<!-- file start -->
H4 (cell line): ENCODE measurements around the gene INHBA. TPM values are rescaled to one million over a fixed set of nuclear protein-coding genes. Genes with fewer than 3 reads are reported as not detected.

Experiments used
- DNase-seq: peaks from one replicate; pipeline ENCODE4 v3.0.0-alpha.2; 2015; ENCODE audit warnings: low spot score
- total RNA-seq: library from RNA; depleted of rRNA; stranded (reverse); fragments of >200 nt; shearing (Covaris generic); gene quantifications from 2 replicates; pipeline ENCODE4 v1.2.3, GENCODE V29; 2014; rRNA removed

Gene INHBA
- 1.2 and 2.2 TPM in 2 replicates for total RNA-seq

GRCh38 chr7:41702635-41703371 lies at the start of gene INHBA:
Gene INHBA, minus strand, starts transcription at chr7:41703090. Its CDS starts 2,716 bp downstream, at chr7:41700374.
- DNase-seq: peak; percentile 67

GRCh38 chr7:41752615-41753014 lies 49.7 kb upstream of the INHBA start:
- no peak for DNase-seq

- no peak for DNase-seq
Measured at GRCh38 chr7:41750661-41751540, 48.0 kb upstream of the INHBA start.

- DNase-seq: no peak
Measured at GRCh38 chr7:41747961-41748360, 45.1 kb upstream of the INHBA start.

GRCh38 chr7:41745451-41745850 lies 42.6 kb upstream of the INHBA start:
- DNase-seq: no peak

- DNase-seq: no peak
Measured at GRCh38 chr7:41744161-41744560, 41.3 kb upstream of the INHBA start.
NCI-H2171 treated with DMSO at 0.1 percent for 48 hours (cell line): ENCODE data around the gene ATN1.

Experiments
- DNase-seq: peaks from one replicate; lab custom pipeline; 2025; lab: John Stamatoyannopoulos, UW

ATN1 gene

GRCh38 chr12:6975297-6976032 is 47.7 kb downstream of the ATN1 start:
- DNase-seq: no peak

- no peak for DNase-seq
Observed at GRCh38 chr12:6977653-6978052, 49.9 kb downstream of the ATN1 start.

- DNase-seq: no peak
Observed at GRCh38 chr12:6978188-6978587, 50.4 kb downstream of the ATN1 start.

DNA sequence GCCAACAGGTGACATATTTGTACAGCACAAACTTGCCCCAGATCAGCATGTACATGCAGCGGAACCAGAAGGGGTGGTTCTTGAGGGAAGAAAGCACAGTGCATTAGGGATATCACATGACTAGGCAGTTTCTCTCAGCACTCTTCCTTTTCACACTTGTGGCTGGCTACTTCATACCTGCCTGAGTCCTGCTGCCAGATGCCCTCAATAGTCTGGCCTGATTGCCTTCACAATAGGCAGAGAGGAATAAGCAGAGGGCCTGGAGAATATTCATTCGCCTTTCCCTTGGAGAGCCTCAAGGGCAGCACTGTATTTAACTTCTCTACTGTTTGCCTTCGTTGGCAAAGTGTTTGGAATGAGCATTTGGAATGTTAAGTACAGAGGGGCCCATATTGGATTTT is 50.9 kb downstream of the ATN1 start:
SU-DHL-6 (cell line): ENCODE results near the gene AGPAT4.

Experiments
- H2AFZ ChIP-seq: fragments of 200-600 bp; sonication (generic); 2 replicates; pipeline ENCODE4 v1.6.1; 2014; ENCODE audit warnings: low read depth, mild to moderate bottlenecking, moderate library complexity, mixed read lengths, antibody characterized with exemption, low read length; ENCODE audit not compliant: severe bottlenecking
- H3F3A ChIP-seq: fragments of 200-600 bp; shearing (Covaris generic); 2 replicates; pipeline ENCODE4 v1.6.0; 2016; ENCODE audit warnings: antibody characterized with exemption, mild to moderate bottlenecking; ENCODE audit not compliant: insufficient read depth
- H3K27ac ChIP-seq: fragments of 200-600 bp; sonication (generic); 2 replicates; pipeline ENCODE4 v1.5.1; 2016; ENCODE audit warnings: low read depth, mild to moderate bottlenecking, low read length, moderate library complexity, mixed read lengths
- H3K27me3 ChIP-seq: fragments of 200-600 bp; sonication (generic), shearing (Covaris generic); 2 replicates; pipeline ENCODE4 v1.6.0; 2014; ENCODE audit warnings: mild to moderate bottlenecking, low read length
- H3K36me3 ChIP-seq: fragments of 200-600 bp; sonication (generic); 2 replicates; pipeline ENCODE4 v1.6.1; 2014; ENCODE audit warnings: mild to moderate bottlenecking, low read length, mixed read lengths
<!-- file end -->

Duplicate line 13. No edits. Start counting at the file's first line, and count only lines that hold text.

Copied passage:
Measured at GRCh38 chr7:41750661-41751540, 48.0 kb upstream of the INHBA start.